Counterdependency is the state of refusal of attachment, the denial of personal need and dependency, and may extend to the omnipotence and refusal of dialogue found in destructive narcissism, for example. (Wikipedia)

I mean, I’m not that bad. Unfortunately, I can see who I am in both links, especially the first one with its multiple bullet points:

Then there is the inner world of a counterdependent. With a childhood that often left them to fend for themselves emotional (see causes, below) a counterdependent can have a tumultuous mind, including:

  • being oversensitive to criticism of others even as they often criticise
  • often hard on themselves, hate making mistakes
  • suffer an inner soundtrack of intense self-criticism
  • don’t relax easily
  • can experience shame if they feel needy
  • see vulnerability as weakness
  • secretly suffer feelings of loneliness and emptiness
  • might have difficulty remembering childhood

Source: http://www.harleytherapy.co.uk/counselling/what-is-counterdependency.htm#ixzz4aPpCs3G2

Yeah, a number of these ring true.  The whole concept of “vulnerability as weakness” uhmm, well, yeah, that’s the just kind of confusing, right? To be vulnerable is to be capable of being wounded and isn’t that a form of weakness? Well, I guess not, at least as far as Merriam-Webster defines weakness, but shucks, it’s the way I always did, or at least one way I did. A friend had shared this link of Brené Brown’s TED Talk on The Power of Vulnerability  and I found it quite helpful in understanding what vulnerability means and how it can be a good thing as it allows one to be open and to begin to truly connect with others. It was after listening to that talk that my writing on this blog began to change away from the obscurities of my humor to trying to make a connection with readers. (And by the way, in case it has not occurred to you yet, this post is taking a huge step into the abyss of vulnerability. It will be hard to pull the trigger and publish it.)

Back to inadequacy. I have spent much of my life camouflaging my feelings of inadequacy with super-competence across a range of activities. I have tried to learn to do anything and everything I want. Along the way I learned that there are things I am not particularly good at it, things I don’t think I will ever be good at. On the other hand, when I became an art major my father’s response was “An art major? Tod, you’ve never shown any talent or ability!”  Completely true. Did not stop me at all, nor did it keep me from being successful as an art major (“Outstanding Art Student, 1988”), and I produced some good work.

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The Wilderness, Tod Massa, 1989

Along the way I have learned plumbing, cabinetry, furniture-making, general wood frame construction, roofing, welding, electrical work, a dozen programming languages, homebrewing, soapmaking, cheesemaking, golf, flatwater and ocean kayaking, shooting (sport and otherwise), automotive work (something I am not good at, especially major automotive work), lightweight (not quite ultralight) backpacking, sewing, tailoring, hair coloring, luthering (something else I am not good at), banjo, farming, including raising small critters and poultry, and all sorts of things that pull combinations of these skills together (such as building a highly efficient fermentation chamber with heating and refrigeration). You could drop me off in the middle of nowhere and I would probably be just fine because I can even make my own tools.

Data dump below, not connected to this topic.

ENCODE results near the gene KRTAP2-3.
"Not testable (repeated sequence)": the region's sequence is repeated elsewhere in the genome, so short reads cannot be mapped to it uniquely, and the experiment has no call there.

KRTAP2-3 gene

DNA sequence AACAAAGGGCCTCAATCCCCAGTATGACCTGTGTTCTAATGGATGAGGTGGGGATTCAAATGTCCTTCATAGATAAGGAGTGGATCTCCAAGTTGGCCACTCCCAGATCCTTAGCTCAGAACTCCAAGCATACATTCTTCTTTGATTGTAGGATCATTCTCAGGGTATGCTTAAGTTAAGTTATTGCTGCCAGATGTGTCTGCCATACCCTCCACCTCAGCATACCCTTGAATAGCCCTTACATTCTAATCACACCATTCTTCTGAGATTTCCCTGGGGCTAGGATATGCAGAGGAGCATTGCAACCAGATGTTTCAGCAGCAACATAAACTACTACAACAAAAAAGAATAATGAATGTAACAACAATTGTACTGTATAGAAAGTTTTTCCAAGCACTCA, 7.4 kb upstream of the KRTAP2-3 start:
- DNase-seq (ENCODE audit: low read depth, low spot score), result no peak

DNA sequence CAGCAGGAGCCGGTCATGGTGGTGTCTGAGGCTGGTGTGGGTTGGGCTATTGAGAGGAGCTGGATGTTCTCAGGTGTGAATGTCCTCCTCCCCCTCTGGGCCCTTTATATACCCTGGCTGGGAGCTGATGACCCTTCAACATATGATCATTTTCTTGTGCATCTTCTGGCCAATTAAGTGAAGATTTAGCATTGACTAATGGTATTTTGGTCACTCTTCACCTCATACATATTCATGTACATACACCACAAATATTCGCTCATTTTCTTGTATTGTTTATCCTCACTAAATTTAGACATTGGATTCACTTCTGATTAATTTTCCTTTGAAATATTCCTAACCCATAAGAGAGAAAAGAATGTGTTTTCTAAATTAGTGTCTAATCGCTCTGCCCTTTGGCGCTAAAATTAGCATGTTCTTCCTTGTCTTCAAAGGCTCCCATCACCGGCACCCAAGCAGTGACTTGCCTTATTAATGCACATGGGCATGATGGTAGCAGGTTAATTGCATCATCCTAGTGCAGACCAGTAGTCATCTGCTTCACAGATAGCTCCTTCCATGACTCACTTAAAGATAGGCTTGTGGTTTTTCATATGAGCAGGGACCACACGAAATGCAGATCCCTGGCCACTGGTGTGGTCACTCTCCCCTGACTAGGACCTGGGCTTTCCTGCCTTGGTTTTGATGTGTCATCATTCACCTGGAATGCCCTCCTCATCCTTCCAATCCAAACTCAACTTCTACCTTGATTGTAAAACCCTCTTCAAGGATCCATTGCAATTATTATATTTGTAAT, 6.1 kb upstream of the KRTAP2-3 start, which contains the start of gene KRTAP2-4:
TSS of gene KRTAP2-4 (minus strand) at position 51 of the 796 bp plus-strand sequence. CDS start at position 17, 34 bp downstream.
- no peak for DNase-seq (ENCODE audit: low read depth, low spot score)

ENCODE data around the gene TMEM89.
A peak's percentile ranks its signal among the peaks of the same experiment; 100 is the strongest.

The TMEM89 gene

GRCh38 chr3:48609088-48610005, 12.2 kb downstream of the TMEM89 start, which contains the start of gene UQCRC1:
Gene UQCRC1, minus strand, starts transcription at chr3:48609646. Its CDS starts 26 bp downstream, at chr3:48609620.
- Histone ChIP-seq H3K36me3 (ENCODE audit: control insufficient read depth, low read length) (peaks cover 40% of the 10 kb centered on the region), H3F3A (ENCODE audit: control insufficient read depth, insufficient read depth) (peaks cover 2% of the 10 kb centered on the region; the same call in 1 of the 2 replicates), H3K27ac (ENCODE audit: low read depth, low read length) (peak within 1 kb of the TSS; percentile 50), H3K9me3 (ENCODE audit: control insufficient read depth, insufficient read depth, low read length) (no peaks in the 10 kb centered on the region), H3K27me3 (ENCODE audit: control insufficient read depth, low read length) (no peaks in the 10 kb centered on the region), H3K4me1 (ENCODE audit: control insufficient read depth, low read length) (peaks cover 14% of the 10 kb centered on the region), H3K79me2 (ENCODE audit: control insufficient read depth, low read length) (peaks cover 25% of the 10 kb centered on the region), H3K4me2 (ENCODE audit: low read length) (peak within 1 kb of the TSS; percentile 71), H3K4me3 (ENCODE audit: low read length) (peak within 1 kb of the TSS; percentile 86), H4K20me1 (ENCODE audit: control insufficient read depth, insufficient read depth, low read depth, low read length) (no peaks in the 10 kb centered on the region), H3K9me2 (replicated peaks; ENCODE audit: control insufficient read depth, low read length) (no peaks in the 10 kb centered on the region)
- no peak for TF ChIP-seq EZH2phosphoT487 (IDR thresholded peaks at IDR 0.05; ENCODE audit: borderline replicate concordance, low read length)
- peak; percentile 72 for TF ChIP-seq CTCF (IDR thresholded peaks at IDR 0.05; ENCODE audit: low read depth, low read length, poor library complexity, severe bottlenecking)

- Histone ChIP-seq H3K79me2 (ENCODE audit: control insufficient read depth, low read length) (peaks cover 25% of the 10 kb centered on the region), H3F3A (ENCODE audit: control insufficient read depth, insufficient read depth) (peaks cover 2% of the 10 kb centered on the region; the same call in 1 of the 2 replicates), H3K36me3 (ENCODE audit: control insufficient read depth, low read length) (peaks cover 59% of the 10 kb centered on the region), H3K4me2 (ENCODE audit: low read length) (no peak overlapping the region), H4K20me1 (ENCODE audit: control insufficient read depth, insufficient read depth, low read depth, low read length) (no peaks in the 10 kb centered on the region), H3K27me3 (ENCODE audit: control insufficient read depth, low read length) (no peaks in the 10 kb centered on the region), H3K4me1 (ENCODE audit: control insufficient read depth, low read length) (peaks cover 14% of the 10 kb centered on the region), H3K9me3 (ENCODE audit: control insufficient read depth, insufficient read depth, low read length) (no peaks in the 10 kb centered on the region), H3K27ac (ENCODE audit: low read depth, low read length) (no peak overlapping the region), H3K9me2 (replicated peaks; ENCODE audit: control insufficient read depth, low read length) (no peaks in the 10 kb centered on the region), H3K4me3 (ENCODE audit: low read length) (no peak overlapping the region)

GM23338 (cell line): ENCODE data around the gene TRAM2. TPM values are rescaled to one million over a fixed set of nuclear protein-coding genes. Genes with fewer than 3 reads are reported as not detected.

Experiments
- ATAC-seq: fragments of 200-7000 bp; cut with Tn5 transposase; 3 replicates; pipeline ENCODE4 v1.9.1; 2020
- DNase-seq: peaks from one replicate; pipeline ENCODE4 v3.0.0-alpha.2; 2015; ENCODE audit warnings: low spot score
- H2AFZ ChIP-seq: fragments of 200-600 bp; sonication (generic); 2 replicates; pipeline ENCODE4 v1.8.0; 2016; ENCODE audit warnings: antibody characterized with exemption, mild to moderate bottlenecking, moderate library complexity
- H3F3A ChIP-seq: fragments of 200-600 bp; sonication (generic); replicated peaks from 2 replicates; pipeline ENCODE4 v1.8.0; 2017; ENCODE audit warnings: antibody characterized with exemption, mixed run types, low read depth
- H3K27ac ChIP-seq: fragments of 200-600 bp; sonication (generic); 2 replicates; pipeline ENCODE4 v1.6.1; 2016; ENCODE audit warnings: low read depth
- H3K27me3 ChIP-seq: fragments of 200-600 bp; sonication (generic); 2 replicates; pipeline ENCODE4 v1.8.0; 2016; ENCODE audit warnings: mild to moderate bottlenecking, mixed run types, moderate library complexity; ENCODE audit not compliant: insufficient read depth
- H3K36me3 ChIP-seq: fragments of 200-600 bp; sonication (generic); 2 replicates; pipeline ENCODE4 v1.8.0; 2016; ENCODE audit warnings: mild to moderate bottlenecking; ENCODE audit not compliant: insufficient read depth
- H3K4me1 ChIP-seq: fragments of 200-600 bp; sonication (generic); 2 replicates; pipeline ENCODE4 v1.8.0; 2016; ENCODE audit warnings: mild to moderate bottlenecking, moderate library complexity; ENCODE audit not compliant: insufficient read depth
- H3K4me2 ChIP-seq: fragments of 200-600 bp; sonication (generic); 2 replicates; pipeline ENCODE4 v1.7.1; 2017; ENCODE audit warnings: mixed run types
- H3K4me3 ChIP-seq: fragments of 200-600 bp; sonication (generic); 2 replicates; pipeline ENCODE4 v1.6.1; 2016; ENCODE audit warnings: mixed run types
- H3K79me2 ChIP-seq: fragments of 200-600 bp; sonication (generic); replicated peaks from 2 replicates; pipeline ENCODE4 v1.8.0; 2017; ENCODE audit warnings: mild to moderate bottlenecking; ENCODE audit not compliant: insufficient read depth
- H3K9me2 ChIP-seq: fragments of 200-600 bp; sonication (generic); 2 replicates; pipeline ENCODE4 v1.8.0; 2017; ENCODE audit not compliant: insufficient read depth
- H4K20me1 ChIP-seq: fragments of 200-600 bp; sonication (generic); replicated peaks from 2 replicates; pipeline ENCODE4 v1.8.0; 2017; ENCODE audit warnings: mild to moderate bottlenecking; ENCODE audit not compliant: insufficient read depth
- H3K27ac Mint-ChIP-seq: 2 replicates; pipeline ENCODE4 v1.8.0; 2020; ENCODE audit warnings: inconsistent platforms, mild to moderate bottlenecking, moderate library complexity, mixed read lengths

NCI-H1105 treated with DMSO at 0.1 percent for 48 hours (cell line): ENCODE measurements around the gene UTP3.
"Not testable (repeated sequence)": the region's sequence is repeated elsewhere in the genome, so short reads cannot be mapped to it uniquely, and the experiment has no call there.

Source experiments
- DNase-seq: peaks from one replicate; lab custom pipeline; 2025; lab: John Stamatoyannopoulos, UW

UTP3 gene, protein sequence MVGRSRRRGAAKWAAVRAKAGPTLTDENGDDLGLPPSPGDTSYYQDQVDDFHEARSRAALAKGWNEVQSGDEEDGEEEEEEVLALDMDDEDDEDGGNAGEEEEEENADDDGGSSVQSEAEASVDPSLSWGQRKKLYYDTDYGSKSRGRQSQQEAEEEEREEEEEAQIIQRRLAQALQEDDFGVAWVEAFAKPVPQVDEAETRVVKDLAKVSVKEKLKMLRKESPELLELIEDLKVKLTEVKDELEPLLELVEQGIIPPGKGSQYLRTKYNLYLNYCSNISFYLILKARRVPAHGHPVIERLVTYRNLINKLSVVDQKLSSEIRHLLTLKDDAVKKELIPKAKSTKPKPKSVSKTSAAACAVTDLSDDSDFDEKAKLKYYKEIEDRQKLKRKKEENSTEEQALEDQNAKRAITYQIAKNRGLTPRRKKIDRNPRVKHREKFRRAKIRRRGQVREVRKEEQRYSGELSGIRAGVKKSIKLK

It’s a bit addictive. One can start filling on the odds and ends of time with doing stuff and learning stuff and keep human engagement to a minimum. It’s kind of pleasant. But I am not supposed to say that as I need to think more positively about human engagement and relationships. It is hard to change a lifetime of thinking.

These days I am shedding. I am taking careful inventory of the stuff I have and the things I want to do and I am working to reduce those to two or three things that I will do regularly. Everything else is being sold, donated, or held to be given to Zach when he has the space.

See, I don’t feel like there is much I do really well, so I will focus a bit more on the things I continue to do. More importantly, I will focus more on building, strengthening relationships through openness and vulnerability. This will be hard work for me as it is much easier to hide behind doing things. Working with dangerous objects in my hands is a good way to avoid talking in any depth. I will screw up along the way, so please be patient and forgiving. I know that I will screw up because I have made a lifetime’s work of failing at stuff just to keep learning and keep trying, and to justify the ongoing internal self-criticism. (Wow. That just occurred to me. What a self-perpetuating cycle!)